AT&T makes upgrades so you can hear better now

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Bill Waldron Bill Waldron OCEAN CITY — Saying, “We know this has been frustrating and we hear you,” Brandy Bell, AT&T spokeswoman, stood with two company representatives at noon Wednesday at the intersection of 40th Street and Asbury Avenue, and introduced the carrier’s latest technology in upgrading service and coverage: DAS.

DAS, short for Distributed Antenna Systems, is a three-panel unit that attaches to the top of utility poles and boosts the range of coverage. Eight units have been installed across the island since spring, with the last one put in place in mid-June, said Bill Waldron, manager of network optimization for AT&T.

With one month’s test time behind them, the team said that reports of dropped calls had decreased by two-thirds, comparing June 2012 to June 2011, and that the carrier doubled its capacity on the island.

Signals face three challenges in transmission: terrain, building construction and crowd density, Waldron said. Ocean City’s virtually treeless terrain and relatively low buildings are not what pose problems for the carrier here as elsewhere, he said. Here, it’s crowd density, Bell said.

The AT&T team agreed that Ocean City, more than any other seashore resort, has been troubled by spotty service in the summer due to the dramatic increase in population it undergoes between Memorial Day and Labor Day. The town, home of Cape May County’s largest stock of rental properties, swells from 11,700 year-round residents to 150,000 or more visitors in summer.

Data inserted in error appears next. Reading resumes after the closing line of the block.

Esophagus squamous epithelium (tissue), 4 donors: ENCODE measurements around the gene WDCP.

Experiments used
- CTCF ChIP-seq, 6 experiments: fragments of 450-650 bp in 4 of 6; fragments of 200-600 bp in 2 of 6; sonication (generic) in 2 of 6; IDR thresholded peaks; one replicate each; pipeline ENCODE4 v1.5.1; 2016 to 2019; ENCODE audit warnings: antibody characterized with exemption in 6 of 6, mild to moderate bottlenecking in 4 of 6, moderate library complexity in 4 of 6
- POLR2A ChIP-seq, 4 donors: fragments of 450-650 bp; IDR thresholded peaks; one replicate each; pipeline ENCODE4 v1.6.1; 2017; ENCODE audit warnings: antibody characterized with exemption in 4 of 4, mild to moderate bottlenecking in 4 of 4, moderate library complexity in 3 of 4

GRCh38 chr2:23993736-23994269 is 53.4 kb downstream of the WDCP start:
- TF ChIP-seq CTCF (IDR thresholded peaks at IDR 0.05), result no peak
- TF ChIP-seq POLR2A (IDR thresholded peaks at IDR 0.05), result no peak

To address that wild fluctuation and the increased demand for bandwidth posed by the proliferation of smart phones and tablets, AT&T installed DAS at Gardens Parkway and Atlantic Boulevard, Central Avenue and North Street, 16th and Asbury, 20th and West, 25th and Asbury, 29th and West, 34th and West, and 40th and Asbury.

“Our goal is for people to use their phones for what they want, when they want, whether they work here, live here or vacation here,” Bell said.

“Ocean City has been a top priority for years,” Waldron said. “We’ve been trying to do something in Ocean City for years and years. This is a happy summer.”

Bell said demand on AT&T’s network has increased 20,000 percent in the last five years. Mary Vuong, network processing quality manager, said smart phones use 24 times more bandwidth than a low-tech cell phone.

The phone carrier’s COW (cell on wheels) will remain at Shelter Road to boost coverage throughout the summer, Bell said. Its usefulness will be re-evaluated at that time, she said, adding, “We are not done yet.”

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